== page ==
energy assessment / audit

For instance: in EN ISO 13789 the subscripts for transmission and ventilation are T and V in ISO and tr and ve in CEN. There may be two reasons: 1) because the EN ISO standard was already published before the common symbols were agreed upon in CEN (which was in 2007); 2) because the ISO standard is closely linked to other ISO standards which use different symbols. Question submitted by: Dick van Dijk (TNO, The Netherlands) Anwered by: Dick van Dijk, TNO and Jaap Hogeling, ISSO (The Netherlands) Date: 29/04/2009
Post date: 29 Apr 2009
Type: Ask the Experts

The developed standards reflect the requirements of the EPBD as given in the different articles and the annex. The procedures as given in the standards meet the essential requirements as set out by the EPBD. Note that the EPBD is an example of the application of the principles of subsidiarity and proportionality: general principles are established at Community level, but the detailed implementation are left to Member States, thus allowing each Member State to choose the regime which corresponds best to its particular situation.
Post date: 29 Apr 2009
Type: Ask the Experts

Today most companies (consultants, manufacturers and contractors) work internationally. From their point of view it is preferable to have internationally accepted calculation methods and input data for the energy efficiency of buildings and building systems. European standards should therefore form the basis of any revision of national building codes. The IEE CENSE project (www.iee-cense.eu) will interact with all partners (building code writers, consultants, manufacturers, educational institutions, etc.).
Post date: 29 Apr 2009
Type: Ask the Experts

It is a fact that in general most of the preparatory work in the Technical Committees and working groups in CEN is in English. The underlying documentation and the preliminary drafts are in English. When publishing a draft standard (prEN), it is up to DIN (German NSB) and AFNOR (French NSB) to decide if they want to translate and provide CEN with a German or French version. The time schedules allow for 2 months to make this translation available. It is up to the so called National Standards Bodies (NSBs) to decide if other national language versions will be produced.
Post date: 29 Apr 2009
Type: Ask the Experts

General
Post date: 29 Apr 2009
Type: Ask the Experts

Standards are copyright protected property of the publisher (CEN , ISO etc.) and not part of the public domain. Question submitted by: Dick van Dijk (TNO, The Netherlands) Anwered by: Dick van Dijk, TNO and Jaap Hogeling, ISSO (The Netherlands) Date: 2008/03/10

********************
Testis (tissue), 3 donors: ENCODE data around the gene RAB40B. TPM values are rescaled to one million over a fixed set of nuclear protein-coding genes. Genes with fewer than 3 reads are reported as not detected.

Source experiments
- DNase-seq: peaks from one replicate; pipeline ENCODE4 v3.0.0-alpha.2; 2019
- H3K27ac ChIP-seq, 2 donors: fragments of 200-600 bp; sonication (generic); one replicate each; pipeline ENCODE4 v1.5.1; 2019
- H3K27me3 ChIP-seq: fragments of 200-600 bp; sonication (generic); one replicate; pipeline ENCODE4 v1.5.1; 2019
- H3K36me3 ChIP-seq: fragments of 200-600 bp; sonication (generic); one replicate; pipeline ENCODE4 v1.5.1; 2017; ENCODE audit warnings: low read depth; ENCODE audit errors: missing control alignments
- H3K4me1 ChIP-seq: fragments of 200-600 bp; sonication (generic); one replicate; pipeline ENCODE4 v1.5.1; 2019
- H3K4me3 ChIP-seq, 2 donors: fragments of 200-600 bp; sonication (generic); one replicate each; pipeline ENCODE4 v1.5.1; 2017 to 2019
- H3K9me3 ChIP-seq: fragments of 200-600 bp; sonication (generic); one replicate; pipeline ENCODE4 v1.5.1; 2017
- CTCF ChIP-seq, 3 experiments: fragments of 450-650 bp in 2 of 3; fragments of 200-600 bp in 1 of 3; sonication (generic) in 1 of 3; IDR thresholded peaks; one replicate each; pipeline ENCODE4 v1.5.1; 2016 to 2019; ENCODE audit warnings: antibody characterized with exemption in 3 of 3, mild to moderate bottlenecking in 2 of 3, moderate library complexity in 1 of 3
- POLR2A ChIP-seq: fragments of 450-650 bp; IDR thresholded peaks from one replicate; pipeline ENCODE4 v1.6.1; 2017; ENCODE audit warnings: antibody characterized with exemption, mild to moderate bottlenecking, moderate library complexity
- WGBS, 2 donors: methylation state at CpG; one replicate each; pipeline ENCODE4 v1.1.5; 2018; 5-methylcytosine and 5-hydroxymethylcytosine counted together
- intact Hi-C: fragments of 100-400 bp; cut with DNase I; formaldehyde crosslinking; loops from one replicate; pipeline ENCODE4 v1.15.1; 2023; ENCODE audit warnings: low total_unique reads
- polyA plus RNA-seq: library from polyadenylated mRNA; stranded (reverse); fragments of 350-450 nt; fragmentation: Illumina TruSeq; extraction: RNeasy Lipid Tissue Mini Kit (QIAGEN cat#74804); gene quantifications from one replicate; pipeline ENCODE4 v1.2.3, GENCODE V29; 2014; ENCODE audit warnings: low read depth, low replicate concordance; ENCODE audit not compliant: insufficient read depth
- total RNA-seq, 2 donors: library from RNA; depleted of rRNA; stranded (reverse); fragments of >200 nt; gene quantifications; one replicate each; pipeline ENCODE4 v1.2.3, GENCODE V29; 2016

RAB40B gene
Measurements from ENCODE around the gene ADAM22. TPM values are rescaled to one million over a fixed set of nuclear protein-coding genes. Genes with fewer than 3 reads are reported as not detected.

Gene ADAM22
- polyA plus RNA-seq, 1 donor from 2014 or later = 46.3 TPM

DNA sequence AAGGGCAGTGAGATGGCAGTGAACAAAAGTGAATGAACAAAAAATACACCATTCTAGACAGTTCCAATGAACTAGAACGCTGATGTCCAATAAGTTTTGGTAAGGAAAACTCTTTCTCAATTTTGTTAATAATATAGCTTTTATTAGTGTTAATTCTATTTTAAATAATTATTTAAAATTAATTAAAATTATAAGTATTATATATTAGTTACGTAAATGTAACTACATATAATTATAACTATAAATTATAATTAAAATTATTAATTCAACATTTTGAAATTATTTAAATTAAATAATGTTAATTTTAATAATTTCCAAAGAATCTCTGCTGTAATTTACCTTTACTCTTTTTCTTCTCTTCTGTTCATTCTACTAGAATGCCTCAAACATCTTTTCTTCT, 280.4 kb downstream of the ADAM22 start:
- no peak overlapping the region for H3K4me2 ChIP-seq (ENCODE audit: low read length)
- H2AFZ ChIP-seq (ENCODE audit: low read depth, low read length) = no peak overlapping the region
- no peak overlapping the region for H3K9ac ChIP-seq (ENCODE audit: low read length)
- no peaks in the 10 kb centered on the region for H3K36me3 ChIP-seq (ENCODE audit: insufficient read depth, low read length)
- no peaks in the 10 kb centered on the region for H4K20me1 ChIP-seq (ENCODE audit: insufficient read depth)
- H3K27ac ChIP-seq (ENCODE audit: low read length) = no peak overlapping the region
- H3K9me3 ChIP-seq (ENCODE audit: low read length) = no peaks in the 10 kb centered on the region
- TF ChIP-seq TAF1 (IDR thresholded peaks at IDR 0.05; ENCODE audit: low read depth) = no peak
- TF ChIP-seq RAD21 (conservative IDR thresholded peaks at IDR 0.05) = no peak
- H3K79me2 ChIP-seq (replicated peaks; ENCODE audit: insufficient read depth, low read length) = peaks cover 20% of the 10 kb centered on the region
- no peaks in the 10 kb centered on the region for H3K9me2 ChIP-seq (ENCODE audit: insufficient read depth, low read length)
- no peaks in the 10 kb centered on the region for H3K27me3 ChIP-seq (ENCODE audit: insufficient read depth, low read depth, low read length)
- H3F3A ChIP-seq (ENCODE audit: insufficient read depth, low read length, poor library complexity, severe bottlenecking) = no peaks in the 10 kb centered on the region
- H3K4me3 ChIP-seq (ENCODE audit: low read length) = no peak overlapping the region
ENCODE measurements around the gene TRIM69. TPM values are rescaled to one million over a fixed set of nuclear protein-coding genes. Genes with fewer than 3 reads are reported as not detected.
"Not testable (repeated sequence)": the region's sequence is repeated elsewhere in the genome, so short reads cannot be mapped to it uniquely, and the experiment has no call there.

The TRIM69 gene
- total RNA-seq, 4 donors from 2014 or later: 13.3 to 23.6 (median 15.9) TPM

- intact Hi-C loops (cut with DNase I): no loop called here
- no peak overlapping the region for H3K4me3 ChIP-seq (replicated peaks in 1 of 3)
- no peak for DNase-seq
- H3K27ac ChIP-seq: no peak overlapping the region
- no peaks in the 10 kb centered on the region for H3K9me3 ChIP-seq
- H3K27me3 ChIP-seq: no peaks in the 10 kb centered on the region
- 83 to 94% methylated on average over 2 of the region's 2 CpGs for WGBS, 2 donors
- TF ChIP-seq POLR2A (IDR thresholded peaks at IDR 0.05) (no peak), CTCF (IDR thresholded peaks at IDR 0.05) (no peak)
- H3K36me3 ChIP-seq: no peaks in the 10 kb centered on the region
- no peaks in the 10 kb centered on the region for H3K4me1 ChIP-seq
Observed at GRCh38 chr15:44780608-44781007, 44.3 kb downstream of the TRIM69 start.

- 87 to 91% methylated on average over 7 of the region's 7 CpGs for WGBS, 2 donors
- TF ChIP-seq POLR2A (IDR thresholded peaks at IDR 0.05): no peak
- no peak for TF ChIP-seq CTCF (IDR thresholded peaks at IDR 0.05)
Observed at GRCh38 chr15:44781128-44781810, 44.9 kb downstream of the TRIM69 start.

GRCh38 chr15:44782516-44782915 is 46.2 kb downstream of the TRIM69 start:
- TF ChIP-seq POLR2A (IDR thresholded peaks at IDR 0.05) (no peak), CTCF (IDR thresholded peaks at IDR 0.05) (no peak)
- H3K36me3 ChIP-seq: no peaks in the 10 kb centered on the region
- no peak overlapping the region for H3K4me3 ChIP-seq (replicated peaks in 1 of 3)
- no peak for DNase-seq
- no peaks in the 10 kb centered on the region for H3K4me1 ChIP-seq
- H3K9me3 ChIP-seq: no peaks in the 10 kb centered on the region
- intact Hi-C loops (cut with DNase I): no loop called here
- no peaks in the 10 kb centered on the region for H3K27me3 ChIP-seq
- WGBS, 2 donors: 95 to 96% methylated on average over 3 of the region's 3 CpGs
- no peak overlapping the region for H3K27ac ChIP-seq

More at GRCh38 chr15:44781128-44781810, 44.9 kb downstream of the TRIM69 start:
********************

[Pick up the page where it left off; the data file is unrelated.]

Post date: 29 Apr 2009
Type: Ask the Experts

In particular in the context of building regulations it is essential that a prescribed method is verifiable and legally secure and that there is consensus on the procedures. Therefore, transparency, robustness and reproducibility are important quality aspects which may hinder the choice of a detailed simulation tool. An overview of advantages and disadvantages of different types of methods, depending on the application, is given in the Buildings Platform Information Paper P026 which can be downloaded from the BUILD UP Portal.
Post date: 29 Apr 2009
Type: Ask the Experts

Yes, but some of the required input data may not be available at reasonable costs. For those cases default values may be provided at national level, e.g. as function of type and age of construction. Question submitted by: Dick van Dijk (TNO, The Netherlands) Anwered by: Dick van Dijk, TNO and Brian Anderson, BRE (UK) Date: 19/02/2009
Post date: 19 Feb 2009
Type: Ask the Experts

If an ISO (International Organization for Standardization) standard is also an EN ISO standard, then it is a European standard just like any other EN (European) standard. As illustrated in several CENSE Information Papers, e.g. P92 or P94, a CEN standard to support the EPBD is one of a series of standards, which are mutually related and serve particular European (EPBD) needs; in particular: which are meant to be applied in the context of national building regulations.
Post date: 19 Feb 2009
Type: Ask the Experts

Heat is lost from a building or building part by transmission or ventilation, as a result of a positive temperature difference between the indoor and outdoor (or other) environment. However, if the indoor temperature of the considered building or building part is lower than the temperature of the other environment (outdoor environment or another building part), the heat loss becomes negative. Therefore the more neutral term “heat transfer” was introduced from the 2007 versions of the EPBD related standards on.
Post date: 18 Feb 2009
Type: Ask the Experts